Last Updated: Friday - 09/24/2010
November 29, 1999
History filled with bloody 'messiahs'
Every age and every culture seems to live in anticipation of a promise, be it the American Dream of rags to riches or the Cargo Cult of Papua New Guinea.
Life is such that we hope for better things to come, if not in this life then in the hereafter. Generations have been kept subservient with the promise of eternal rewards.
The promise is usually personified by a saviour, a hero or a strongman who will wipe away our tears and set things straight. In science fiction this person might be a Superman, or some extra-terrestrial being.
Hollywood created Rambo clones. Greek mythology presents us with Hercules and a pantheon of gods and demi-gods.
Life can be so overwhelming that it seems to require the interaction of someone bigger than life. Nietzsche speaks of the Ubermensch.
In real life the saviours are usually common dictators, generals, smooth-talking politicians and religious quacks who never live up to the promise. Still, hope springs eternal. People hunger to be led out of slavery.
No sooner was Louis XVI executed in 1793 by a people in revolt or the clamor arose for another dictator, this time Napoleon. Our mundane messiahs have simple solutions to complex problems. Brute force is the usual recipe, along the line of Alexander the Great slashing the Gordian knot with his sword.
Hitler's promise of paradise involved the "final solution" of the Holocaust. Stalin, replacing a demi-god Czar, executed millions who questioned his version of the promised land.
History abounds with strongmen who ruthlessly trampled over all obstacles to their vision of the perfect society. The list is long, even in our time, from Pol Pot to Pinochet and Somoza to Suharto and right into the White House and out again to every region of the world where puppet dictators knew what was best for the people.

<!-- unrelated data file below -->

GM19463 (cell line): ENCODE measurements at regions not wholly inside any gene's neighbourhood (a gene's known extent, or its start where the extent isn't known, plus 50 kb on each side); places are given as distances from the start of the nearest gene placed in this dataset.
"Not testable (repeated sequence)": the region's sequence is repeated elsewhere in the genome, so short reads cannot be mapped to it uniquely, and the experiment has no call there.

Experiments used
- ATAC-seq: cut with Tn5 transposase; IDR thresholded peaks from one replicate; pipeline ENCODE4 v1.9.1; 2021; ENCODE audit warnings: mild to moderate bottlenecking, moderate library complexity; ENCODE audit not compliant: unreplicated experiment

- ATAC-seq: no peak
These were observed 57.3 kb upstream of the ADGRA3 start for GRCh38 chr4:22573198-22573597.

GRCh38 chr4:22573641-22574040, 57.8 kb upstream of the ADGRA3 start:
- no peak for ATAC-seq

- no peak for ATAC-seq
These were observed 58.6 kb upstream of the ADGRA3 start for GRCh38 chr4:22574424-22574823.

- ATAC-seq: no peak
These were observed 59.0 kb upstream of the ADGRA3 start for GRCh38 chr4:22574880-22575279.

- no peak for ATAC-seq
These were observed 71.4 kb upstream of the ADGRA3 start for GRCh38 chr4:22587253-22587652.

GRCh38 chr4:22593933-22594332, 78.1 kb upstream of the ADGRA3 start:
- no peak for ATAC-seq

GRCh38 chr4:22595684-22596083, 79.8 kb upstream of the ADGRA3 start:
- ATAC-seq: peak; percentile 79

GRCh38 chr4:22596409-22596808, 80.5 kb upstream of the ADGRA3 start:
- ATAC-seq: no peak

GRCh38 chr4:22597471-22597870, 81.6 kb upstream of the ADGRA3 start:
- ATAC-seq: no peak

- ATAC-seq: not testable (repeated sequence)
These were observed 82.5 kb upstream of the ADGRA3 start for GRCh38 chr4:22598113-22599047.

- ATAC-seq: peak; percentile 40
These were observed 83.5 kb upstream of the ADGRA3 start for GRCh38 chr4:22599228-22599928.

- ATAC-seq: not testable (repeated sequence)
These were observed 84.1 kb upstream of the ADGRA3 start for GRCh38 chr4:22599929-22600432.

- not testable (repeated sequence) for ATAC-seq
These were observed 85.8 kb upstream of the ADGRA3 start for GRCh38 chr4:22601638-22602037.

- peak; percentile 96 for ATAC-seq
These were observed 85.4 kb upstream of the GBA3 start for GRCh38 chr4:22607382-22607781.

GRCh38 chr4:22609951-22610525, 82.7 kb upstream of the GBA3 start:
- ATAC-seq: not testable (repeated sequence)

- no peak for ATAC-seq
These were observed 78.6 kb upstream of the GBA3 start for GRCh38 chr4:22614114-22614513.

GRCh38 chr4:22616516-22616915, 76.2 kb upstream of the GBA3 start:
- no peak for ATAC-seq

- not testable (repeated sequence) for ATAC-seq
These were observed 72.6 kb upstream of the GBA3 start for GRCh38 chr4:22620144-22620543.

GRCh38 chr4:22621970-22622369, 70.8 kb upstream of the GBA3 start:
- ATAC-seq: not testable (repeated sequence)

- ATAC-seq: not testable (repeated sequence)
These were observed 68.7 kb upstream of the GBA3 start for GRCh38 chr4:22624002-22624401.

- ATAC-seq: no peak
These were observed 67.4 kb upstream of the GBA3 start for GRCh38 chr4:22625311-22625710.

Usually the promise has to do with overthrowing the old system and replacing it with something new, or with the prevention of something dreaded as evil. These messianic types prey on the powerlessness of people who yearn to be set free.
In the days of Jesus several messiahs sought an end to Roman oppression. There was a strong Jewish tradition which held that no battle could be won without divine intervention.
David's triumph over Goliath, Moses taking his people out of Egypt, Samson pulling down the pillars of the palace. In this context wars became holy wars as they are now humanitarian.
Joseph ben Matthius, a first century historian, declares "bandits overran the country, causing as much misery as a war could have done."
Around the time when Jesus started his active ministry, there were a number of messianic saviours which Joseph mentions by name: Hezekiah and his son Judas of Galilee, a slave named Simon, a shepherd named Athrongaeus and his four brothers and a couple of fellows named Tholomaios and Theudas. And then there was Herod the Great, defender of the status quo under Pax Romana.
The Jesus following was the least rebellious threat the Roman Governor Pontius Pilate had to contend with. Although crucified as "King of the Jews," a title bestowed on other messiahs as well, Jesus claimed his kingdom was "not of this world."
Still, there was the here and now promise of justice for the poor, the end of misery and suffering, the downfall of the wicked and a new divine kingdom where God's will would be done on earth as it is in heaven. Unlike other messiahs, Jesus preached non-violent love of God and neighbour as the final solution.
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